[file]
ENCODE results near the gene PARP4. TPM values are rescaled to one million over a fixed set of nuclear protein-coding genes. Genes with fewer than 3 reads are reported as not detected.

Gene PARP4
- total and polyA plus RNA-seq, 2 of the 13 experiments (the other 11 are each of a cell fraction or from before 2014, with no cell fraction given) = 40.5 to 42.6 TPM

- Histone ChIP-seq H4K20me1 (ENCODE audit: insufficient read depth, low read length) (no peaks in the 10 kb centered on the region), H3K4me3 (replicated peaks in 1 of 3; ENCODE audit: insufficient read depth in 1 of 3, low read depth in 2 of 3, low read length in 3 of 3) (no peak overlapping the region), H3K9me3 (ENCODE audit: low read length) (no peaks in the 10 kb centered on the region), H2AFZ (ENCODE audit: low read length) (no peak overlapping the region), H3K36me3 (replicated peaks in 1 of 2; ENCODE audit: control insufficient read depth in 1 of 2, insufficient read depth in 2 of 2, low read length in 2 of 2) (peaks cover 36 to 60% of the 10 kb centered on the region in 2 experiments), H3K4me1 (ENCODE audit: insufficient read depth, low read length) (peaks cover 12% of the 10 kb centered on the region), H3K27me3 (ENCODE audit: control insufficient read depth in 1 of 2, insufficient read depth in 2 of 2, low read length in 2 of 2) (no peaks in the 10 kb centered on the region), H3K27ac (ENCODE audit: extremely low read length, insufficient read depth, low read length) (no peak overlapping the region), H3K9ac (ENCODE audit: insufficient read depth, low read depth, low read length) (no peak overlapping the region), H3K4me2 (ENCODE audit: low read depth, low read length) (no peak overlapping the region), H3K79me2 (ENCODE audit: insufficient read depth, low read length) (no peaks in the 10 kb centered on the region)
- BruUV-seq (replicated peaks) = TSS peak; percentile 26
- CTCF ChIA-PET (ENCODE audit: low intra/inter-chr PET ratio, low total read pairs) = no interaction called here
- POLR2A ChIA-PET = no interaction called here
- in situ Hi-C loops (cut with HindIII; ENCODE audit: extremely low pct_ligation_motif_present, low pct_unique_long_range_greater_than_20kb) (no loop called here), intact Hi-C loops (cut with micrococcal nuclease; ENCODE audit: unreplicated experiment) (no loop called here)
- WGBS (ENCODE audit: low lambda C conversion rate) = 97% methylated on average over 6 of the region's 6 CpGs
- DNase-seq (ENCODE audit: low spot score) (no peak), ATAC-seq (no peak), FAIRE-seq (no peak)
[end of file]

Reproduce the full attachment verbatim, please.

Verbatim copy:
ENCODE results near the gene PARP4. TPM values are rescaled to one million over a fixed set of nuclear protein-coding genes. Genes with fewer than 3 reads are reported as not detected.

Gene PARP4
- total and polyA plus RNA-seq, 2 of the 13 experiments (the other 11 are each of a cell fraction or from before 2014, with no cell fraction given) = 40.5 to 42.6 TPM

- Histone ChIP-seq H4K20me1 (ENCODE audit: insufficient read depth, low read length) (no peaks in the 10 kb centered on the region), H3K4me3 (replicated peaks in 1 of 3; ENCODE audit: insufficient read depth in 1 of 3, low read depth in 2 of 3, low read length in 3 of 3) (no peak overlapping the region), H3K9me3 (ENCODE audit: low read length) (no peaks in the 10 kb centered on the region), H2AFZ (ENCODE audit: low read length) (no peak overlapping the region), H3K36me3 (replicated peaks in 1 of 2; ENCODE audit: control insufficient read depth in 1 of 2, insufficient read depth in 2 of 2, low read length in 2 of 2) (peaks cover 36 to 60% of the 10 kb centered on the region in 2 experiments), H3K4me1 (ENCODE audit: insufficient read depth, low read length) (peaks cover 12% of the 10 kb centered on the region), H3K27me3 (ENCODE audit: control insufficient read depth in 1 of 2, insufficient read depth in 2 of 2, low read length in 2 of 2) (no peaks in the 10 kb centered on the region), H3K27ac (ENCODE audit: extremely low read length, insufficient read depth, low read length) (no peak overlapping the region), H3K9ac (ENCODE audit: insufficient read depth, low read depth, low read length) (no peak overlapping the region), H3K4me2 (ENCODE audit: low read depth, low read length) (no peak overlapping the region), H3K79me2 (ENCODE audit: insufficient read depth, low read length) (no peaks in the 10 kb centered on the region)
- BruUV-seq (replicated peaks) = TSS peak; percentile 26
- CTCF ChIA-PET (ENCODE audit: low intra/inter-chr PET ratio, low total read pairs) = no interaction called here
- POLR2A ChIA-PET = no interaction called here
- in situ Hi-C loops (cut with HindIII; ENCODE audit: extremely low pct_ligation_motif_present, low pct_unique_long_range_greater_than_20kb) (no loop called here), intact Hi-C loops (cut with micrococcal nuclease; ENCODE audit: unreplicated experiment) (no loop called here)
- WGBS (ENCODE audit: low lambda C conversion rate) = 97% methylated on average over 6 of the region's 6 CpGs
- DNase-seq (ENCODE audit: low spot score) (no peak), ATAC-seq (no peak), FAIRE-seq (no peak)